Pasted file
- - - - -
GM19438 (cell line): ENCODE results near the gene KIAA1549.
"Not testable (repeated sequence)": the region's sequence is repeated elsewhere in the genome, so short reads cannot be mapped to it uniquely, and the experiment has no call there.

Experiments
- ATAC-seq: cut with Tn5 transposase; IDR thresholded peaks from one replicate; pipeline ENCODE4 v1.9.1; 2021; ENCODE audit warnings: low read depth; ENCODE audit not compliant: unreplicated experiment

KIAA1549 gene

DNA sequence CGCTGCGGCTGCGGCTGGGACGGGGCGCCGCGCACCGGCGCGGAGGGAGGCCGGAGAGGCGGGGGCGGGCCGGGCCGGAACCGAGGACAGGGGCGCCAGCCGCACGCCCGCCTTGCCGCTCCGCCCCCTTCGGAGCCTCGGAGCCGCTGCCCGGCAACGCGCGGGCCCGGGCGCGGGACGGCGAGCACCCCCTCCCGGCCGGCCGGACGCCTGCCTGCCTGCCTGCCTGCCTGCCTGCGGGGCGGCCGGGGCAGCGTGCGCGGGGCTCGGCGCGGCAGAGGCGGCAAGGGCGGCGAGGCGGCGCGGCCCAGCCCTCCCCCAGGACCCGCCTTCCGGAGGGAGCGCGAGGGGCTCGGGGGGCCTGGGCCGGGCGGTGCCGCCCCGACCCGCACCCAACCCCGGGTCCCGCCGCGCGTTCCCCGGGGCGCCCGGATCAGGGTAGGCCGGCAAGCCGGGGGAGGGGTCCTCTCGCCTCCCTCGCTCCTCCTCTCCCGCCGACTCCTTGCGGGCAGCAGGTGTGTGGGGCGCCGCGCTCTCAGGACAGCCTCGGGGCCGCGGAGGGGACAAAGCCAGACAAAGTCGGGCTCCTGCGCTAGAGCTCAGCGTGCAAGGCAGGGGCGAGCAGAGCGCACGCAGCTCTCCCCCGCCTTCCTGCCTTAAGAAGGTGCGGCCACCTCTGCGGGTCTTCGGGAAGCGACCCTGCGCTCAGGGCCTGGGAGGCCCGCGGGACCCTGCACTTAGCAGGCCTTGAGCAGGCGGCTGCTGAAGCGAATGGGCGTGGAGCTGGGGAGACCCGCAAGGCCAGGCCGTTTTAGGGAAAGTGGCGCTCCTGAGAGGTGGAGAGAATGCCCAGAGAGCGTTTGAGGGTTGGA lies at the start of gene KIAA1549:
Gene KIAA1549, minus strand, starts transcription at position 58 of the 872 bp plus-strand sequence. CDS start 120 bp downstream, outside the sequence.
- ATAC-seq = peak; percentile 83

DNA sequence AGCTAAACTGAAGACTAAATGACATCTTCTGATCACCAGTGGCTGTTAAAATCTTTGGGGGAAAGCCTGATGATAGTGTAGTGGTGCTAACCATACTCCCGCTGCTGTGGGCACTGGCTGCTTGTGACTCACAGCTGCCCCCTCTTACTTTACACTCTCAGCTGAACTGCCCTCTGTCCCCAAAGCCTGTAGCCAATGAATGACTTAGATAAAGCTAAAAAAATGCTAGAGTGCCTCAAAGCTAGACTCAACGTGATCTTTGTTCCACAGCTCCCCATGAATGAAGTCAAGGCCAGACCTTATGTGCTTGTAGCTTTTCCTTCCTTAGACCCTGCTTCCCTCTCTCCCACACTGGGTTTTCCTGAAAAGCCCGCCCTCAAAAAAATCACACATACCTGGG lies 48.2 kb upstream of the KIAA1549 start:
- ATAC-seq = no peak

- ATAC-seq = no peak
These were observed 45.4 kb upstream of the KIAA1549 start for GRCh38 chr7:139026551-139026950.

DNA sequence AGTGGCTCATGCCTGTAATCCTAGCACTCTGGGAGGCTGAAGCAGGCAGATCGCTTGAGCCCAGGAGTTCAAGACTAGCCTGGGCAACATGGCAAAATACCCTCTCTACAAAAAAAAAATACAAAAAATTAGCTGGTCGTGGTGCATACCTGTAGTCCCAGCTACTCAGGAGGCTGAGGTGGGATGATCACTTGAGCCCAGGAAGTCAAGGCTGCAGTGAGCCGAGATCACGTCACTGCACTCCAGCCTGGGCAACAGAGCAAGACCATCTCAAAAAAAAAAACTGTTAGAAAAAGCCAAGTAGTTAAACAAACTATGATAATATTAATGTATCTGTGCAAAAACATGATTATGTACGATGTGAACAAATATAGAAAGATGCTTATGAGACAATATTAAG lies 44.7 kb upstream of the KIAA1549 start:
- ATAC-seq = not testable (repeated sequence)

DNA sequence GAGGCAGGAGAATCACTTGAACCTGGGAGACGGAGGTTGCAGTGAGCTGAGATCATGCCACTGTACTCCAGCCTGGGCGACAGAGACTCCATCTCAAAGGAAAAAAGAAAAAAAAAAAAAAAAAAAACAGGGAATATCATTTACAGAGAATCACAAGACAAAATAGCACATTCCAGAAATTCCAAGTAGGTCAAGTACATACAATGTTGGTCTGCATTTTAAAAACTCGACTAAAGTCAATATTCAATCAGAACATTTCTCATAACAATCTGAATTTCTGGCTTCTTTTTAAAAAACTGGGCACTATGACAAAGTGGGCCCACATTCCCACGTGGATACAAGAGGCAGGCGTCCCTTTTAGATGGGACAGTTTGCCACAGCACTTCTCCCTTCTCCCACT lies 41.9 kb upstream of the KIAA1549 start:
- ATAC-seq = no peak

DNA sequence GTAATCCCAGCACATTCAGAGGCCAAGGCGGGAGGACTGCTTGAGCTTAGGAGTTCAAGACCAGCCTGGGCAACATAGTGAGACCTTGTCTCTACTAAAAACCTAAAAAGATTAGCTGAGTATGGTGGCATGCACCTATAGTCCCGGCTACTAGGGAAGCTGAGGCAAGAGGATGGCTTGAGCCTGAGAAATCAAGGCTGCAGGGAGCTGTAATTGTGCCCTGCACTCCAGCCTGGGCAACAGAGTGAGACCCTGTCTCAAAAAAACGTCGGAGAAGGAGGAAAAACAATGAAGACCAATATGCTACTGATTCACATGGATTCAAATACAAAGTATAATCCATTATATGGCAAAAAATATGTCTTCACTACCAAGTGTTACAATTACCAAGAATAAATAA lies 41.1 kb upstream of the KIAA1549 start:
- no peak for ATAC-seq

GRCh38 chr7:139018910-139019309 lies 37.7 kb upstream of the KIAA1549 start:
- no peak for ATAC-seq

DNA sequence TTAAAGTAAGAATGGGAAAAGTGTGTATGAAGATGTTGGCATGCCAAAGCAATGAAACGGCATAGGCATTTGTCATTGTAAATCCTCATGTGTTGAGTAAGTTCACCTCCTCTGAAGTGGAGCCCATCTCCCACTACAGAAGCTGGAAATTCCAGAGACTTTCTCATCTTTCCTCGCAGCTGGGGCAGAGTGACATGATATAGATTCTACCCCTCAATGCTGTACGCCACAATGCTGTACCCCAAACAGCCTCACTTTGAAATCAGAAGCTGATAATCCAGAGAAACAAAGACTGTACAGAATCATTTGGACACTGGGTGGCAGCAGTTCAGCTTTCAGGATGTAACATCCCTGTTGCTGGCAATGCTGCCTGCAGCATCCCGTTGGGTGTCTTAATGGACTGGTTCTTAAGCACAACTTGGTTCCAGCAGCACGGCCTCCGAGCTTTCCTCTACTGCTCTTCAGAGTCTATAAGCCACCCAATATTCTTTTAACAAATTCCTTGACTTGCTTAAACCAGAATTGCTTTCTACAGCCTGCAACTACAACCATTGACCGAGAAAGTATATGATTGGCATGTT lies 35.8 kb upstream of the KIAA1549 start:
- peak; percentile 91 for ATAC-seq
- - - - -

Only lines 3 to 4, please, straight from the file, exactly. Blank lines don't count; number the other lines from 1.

Experiments
- ATAC-seq: cut with Tn5 transposase; IDR thresholded peaks from one replicate; pipeline ENCODE4 v1.9.1; 2021; ENCODE audit warnings: low read depth; ENCODE audit not compliant: unreplicated experiment